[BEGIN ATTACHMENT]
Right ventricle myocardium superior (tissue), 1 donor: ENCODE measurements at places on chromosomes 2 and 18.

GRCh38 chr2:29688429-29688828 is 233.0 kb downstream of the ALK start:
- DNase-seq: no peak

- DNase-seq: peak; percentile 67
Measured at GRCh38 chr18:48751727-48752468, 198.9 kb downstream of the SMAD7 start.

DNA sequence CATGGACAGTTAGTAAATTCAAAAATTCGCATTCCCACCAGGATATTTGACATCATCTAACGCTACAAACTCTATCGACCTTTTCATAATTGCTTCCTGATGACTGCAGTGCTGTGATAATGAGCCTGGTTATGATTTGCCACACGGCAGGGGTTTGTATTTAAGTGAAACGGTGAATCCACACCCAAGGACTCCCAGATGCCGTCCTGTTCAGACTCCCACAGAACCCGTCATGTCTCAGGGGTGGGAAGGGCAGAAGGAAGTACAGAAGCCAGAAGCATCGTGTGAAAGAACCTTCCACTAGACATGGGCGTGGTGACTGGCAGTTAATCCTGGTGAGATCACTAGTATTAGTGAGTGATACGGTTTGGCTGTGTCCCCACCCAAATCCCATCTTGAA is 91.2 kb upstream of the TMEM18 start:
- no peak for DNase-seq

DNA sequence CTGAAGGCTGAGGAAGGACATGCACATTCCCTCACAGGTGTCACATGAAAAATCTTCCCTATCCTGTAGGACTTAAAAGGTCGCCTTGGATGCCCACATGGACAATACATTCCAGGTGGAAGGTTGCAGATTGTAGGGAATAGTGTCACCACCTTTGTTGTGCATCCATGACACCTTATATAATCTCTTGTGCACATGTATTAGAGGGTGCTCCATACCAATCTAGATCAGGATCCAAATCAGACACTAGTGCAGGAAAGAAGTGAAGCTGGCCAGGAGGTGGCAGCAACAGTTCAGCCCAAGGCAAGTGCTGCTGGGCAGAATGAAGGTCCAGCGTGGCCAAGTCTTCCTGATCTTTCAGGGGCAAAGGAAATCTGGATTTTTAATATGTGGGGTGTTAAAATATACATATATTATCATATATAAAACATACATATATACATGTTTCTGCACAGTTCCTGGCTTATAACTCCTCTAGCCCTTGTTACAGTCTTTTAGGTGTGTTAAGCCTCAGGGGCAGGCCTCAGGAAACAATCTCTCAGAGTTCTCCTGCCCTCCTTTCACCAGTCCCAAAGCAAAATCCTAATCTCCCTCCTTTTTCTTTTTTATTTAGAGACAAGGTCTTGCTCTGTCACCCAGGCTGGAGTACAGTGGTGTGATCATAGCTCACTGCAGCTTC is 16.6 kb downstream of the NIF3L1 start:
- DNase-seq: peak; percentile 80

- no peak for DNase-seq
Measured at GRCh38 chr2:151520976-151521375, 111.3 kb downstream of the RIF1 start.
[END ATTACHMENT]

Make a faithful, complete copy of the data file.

Right ventricle myocardium superior (tissue), 1 donor: ENCODE measurements at places on chromosomes 2 and 18.

GRCh38 chr2:29688429-29688828 is 233.0 kb downstream of the ALK start:
- DNase-seq: no peak

- DNase-seq: peak; percentile 67
Measured at GRCh38 chr18:48751727-48752468, 198.9 kb downstream of the SMAD7 start.

DNA sequence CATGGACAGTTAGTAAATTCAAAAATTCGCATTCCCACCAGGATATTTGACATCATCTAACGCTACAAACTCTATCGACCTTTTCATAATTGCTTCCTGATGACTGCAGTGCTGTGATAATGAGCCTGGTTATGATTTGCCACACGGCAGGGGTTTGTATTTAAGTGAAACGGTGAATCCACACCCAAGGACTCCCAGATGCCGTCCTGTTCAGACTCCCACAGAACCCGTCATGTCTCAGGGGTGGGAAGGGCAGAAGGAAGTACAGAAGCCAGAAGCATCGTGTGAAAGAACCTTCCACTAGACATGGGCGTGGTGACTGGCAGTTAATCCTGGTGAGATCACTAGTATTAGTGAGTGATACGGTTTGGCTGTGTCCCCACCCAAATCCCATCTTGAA is 91.2 kb upstream of the TMEM18 start:
- no peak for DNase-seq

DNA sequence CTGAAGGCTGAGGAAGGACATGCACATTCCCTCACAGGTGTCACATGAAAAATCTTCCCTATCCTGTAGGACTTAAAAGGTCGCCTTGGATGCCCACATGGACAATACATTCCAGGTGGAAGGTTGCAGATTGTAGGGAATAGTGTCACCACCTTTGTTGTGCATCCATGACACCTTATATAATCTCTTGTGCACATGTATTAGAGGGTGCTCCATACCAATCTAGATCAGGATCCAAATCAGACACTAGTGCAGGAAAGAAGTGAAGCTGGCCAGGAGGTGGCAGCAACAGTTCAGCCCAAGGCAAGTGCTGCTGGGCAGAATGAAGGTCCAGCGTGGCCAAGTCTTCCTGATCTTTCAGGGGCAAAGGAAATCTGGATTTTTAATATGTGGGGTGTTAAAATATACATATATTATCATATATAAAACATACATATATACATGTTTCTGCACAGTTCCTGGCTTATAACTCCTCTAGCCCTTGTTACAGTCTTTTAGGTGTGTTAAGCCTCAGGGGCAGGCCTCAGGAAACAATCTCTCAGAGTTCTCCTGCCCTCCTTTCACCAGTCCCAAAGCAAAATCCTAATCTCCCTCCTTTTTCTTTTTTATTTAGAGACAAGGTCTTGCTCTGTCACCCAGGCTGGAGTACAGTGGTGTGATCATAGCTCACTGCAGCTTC is 16.6 kb downstream of the NIF3L1 start:
- DNase-seq: peak; percentile 80

- no peak for DNase-seq
Measured at GRCh38 chr2:151520976-151521375, 111.3 kb downstream of the RIF1 start.